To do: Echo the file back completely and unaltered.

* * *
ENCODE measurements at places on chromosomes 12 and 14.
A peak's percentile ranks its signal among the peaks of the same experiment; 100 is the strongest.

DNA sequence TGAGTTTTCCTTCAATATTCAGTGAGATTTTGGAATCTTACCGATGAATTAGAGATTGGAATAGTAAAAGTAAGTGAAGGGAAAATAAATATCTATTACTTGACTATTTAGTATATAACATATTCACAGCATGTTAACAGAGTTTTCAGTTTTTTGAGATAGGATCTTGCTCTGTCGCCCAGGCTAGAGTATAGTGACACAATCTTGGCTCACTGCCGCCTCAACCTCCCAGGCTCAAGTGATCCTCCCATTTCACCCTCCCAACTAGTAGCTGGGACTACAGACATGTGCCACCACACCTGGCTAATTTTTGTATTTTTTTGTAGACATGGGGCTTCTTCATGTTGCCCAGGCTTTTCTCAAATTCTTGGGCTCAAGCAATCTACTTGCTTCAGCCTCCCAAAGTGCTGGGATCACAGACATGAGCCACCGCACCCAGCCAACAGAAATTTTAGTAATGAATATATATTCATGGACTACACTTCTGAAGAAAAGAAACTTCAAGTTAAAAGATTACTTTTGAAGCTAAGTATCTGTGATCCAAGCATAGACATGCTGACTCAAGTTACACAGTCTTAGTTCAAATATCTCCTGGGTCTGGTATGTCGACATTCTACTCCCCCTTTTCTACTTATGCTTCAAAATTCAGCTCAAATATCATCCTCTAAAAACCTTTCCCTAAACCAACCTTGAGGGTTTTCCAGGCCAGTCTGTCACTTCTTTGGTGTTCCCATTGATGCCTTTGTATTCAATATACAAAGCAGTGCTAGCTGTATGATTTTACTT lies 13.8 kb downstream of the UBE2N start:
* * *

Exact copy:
ENCODE measurements at places on chromosomes 12 and 14.
A peak's percentile ranks its signal among the peaks of the same experiment; 100 is the strongest.

DNA sequence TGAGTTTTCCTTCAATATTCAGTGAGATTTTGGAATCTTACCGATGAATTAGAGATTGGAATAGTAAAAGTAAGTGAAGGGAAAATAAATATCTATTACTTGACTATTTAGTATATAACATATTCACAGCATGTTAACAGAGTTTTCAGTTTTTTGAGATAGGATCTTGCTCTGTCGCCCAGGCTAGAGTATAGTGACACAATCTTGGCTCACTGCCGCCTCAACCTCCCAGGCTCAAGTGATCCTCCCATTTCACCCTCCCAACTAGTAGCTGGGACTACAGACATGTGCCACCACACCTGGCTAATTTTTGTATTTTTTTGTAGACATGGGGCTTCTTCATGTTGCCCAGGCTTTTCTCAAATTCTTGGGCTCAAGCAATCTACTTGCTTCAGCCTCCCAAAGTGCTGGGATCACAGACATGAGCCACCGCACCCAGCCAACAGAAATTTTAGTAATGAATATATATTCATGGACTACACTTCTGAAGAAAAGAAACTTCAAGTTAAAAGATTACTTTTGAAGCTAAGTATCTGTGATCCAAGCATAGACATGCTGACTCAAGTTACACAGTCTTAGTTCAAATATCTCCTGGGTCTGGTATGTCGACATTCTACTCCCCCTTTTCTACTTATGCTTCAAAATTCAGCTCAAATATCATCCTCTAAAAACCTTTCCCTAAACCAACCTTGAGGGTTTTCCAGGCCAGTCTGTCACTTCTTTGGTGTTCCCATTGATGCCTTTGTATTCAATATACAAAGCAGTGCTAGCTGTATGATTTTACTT lies 13.8 kb downstream of the UBE2N start: